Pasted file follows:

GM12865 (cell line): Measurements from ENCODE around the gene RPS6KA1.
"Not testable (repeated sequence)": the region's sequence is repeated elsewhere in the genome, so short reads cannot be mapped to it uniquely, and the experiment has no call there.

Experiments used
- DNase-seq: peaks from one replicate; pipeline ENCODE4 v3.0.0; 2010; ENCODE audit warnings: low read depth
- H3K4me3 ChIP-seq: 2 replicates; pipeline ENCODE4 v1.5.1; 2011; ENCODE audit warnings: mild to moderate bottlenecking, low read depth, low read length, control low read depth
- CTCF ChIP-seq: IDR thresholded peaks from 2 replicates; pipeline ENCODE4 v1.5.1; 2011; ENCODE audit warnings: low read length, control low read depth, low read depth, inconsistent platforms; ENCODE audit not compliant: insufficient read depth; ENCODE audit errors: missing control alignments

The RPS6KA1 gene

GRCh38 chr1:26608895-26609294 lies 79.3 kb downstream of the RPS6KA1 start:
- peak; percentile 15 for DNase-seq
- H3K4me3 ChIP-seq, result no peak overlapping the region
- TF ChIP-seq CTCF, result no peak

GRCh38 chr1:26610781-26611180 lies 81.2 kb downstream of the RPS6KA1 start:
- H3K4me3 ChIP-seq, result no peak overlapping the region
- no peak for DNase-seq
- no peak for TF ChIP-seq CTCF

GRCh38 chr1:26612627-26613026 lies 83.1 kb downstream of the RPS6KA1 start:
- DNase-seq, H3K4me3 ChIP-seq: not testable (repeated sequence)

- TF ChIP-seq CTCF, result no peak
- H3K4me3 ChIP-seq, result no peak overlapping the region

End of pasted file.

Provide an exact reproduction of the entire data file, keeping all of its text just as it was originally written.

GM12865 (cell line): Measurements from ENCODE around the gene RPS6KA1.
"Not testable (repeated sequence)": the region's sequence is repeated elsewhere in the genome, so short reads cannot be mapped to it uniquely, and the experiment has no call there.

Experiments used
- DNase-seq: peaks from one replicate; pipeline ENCODE4 v3.0.0; 2010; ENCODE audit warnings: low read depth
- H3K4me3 ChIP-seq: 2 replicates; pipeline ENCODE4 v1.5.1; 2011; ENCODE audit warnings: mild to moderate bottlenecking, low read depth, low read length, control low read depth
- CTCF ChIP-seq: IDR thresholded peaks from 2 replicates; pipeline ENCODE4 v1.5.1; 2011; ENCODE audit warnings: low read length, control low read depth, low read depth, inconsistent platforms; ENCODE audit not compliant: insufficient read depth; ENCODE audit errors: missing control alignments

The RPS6KA1 gene

GRCh38 chr1:26608895-26609294 lies 79.3 kb downstream of the RPS6KA1 start:
- peak; percentile 15 for DNase-seq
- H3K4me3 ChIP-seq, result no peak overlapping the region
- TF ChIP-seq CTCF, result no peak

GRCh38 chr1:26610781-26611180 lies 81.2 kb downstream of the RPS6KA1 start:
- H3K4me3 ChIP-seq, result no peak overlapping the region
- no peak for DNase-seq
- no peak for TF ChIP-seq CTCF

GRCh38 chr1:26612627-26613026 lies 83.1 kb downstream of the RPS6KA1 start:
- DNase-seq, H3K4me3 ChIP-seq: not testable (repeated sequence)

- TF ChIP-seq CTCF, result no peak
- H3K4me3 ChIP-seq, result no peak overlapping the region